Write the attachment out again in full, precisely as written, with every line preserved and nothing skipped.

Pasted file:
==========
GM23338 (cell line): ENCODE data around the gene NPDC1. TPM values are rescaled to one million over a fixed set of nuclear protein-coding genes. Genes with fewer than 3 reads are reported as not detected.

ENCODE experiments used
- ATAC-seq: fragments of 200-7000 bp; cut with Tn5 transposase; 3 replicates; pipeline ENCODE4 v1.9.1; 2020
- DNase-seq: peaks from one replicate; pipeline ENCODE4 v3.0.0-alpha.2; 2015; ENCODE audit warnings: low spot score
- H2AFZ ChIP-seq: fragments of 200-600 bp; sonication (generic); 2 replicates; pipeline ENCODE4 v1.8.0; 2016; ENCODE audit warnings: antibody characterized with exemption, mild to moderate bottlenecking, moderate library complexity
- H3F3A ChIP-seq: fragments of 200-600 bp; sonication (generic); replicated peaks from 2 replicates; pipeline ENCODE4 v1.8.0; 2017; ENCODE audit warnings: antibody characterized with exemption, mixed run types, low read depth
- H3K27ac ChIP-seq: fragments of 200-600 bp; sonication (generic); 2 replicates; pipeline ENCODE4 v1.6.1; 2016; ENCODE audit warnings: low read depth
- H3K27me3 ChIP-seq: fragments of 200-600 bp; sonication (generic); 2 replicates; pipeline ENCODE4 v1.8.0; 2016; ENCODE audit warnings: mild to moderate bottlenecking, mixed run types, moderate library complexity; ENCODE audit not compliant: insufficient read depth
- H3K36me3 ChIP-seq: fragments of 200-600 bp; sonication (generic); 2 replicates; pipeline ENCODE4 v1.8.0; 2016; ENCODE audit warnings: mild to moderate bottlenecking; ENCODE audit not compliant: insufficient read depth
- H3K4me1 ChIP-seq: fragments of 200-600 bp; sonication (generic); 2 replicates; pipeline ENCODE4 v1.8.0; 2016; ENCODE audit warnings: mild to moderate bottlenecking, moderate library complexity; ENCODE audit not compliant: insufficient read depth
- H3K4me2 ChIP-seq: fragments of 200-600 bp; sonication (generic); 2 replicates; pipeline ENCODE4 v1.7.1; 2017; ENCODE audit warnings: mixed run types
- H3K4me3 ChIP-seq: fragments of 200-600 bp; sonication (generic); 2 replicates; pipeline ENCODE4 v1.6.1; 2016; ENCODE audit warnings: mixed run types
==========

GM23338 (cell line): ENCODE data around the gene NPDC1. TPM values are rescaled to one million over a fixed set of nuclear protein-coding genes. Genes with fewer than 3 reads are reported as not detected.

ENCODE experiments used
- ATAC-seq: fragments of 200-7000 bp; cut with Tn5 transposase; 3 replicates; pipeline ENCODE4 v1.9.1; 2020
- DNase-seq: peaks from one replicate; pipeline ENCODE4 v3.0.0-alpha.2; 2015; ENCODE audit warnings: low spot score
- H2AFZ ChIP-seq: fragments of 200-600 bp; sonication (generic); 2 replicates; pipeline ENCODE4 v1.8.0; 2016; ENCODE audit warnings: antibody characterized with exemption, mild to moderate bottlenecking, moderate library complexity
- H3F3A ChIP-seq: fragments of 200-600 bp; sonication (generic); replicated peaks from 2 replicates; pipeline ENCODE4 v1.8.0; 2017; ENCODE audit warnings: antibody characterized with exemption, mixed run types, low read depth
- H3K27ac ChIP-seq: fragments of 200-600 bp; sonication (generic); 2 replicates; pipeline ENCODE4 v1.6.1; 2016; ENCODE audit warnings: low read depth
- H3K27me3 ChIP-seq: fragments of 200-600 bp; sonication (generic); 2 replicates; pipeline ENCODE4 v1.8.0; 2016; ENCODE audit warnings: mild to moderate bottlenecking, mixed run types, moderate library complexity; ENCODE audit not compliant: insufficient read depth
- H3K36me3 ChIP-seq: fragments of 200-600 bp; sonication (generic); 2 replicates; pipeline ENCODE4 v1.8.0; 2016; ENCODE audit warnings: mild to moderate bottlenecking; ENCODE audit not compliant: insufficient read depth
- H3K4me1 ChIP-seq: fragments of 200-600 bp; sonication (generic); 2 replicates; pipeline ENCODE4 v1.8.0; 2016; ENCODE audit warnings: mild to moderate bottlenecking, moderate library complexity; ENCODE audit not compliant: insufficient read depth
- H3K4me2 ChIP-seq: fragments of 200-600 bp; sonication (generic); 2 replicates; pipeline ENCODE4 v1.7.1; 2017; ENCODE audit warnings: mixed run types
- H3K4me3 ChIP-seq: fragments of 200-600 bp; sonication (generic); 2 replicates; pipeline ENCODE4 v1.6.1; 2016; ENCODE audit warnings: mixed run types